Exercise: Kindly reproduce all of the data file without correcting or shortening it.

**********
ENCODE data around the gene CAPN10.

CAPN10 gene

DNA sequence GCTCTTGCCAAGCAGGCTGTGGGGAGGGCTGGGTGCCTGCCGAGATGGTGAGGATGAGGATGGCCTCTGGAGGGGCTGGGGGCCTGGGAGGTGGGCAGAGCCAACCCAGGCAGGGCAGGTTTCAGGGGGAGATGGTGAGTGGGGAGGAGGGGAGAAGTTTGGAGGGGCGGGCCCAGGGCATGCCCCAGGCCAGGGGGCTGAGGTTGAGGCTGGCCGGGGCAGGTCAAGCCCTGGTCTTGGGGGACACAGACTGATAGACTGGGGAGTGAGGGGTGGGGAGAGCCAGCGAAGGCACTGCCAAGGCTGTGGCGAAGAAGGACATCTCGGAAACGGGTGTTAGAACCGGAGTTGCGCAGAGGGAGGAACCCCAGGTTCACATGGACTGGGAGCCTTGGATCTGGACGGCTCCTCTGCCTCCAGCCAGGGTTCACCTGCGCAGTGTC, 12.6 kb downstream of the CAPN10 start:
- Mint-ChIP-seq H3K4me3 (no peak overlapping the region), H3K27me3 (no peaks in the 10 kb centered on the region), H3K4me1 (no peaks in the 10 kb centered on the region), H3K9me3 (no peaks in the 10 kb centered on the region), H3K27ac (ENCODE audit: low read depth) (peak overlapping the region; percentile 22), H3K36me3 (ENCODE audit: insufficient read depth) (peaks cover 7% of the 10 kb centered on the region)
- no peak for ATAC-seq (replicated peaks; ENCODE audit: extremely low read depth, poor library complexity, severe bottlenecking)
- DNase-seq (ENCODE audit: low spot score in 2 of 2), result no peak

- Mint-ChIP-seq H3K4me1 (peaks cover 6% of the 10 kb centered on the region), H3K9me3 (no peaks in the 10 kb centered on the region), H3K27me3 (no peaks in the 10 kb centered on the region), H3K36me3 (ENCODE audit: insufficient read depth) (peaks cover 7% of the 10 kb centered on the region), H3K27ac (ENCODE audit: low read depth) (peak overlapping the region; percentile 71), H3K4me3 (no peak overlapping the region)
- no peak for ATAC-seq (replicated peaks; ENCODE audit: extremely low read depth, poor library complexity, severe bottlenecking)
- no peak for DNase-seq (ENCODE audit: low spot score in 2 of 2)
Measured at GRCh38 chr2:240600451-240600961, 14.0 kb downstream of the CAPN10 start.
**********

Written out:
ENCODE data around the gene CAPN10.

CAPN10 gene

DNA sequence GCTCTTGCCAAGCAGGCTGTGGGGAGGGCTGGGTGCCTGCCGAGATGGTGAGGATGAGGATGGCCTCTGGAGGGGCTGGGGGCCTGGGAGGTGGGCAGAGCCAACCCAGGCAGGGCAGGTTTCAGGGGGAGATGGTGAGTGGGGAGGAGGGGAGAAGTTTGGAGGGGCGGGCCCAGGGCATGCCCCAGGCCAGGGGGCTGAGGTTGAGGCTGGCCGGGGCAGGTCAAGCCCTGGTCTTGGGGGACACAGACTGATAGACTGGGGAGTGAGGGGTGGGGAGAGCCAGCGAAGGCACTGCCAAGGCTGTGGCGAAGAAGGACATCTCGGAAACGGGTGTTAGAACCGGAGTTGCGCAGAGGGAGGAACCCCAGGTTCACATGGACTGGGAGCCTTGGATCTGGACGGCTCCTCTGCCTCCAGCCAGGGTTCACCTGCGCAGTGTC, 12.6 kb downstream of the CAPN10 start:
- Mint-ChIP-seq H3K4me3 (no peak overlapping the region), H3K27me3 (no peaks in the 10 kb centered on the region), H3K4me1 (no peaks in the 10 kb centered on the region), H3K9me3 (no peaks in the 10 kb centered on the region), H3K27ac (ENCODE audit: low read depth) (peak overlapping the region; percentile 22), H3K36me3 (ENCODE audit: insufficient read depth) (peaks cover 7% of the 10 kb centered on the region)
- no peak for ATAC-seq (replicated peaks; ENCODE audit: extremely low read depth, poor library complexity, severe bottlenecking)
- DNase-seq (ENCODE audit: low spot score in 2 of 2), result no peak

- Mint-ChIP-seq H3K4me1 (peaks cover 6% of the 10 kb centered on the region), H3K9me3 (no peaks in the 10 kb centered on the region), H3K27me3 (no peaks in the 10 kb centered on the region), H3K36me3 (ENCODE audit: insufficient read depth) (peaks cover 7% of the 10 kb centered on the region), H3K27ac (ENCODE audit: low read depth) (peak overlapping the region; percentile 71), H3K4me3 (no peak overlapping the region)
- no peak for ATAC-seq (replicated peaks; ENCODE audit: extremely low read depth, poor library complexity, severe bottlenecking)
- no peak for DNase-seq (ENCODE audit: low spot score in 2 of 2)
Measured at GRCh38 chr2:240600451-240600961, 14.0 kb downstream of the CAPN10 start.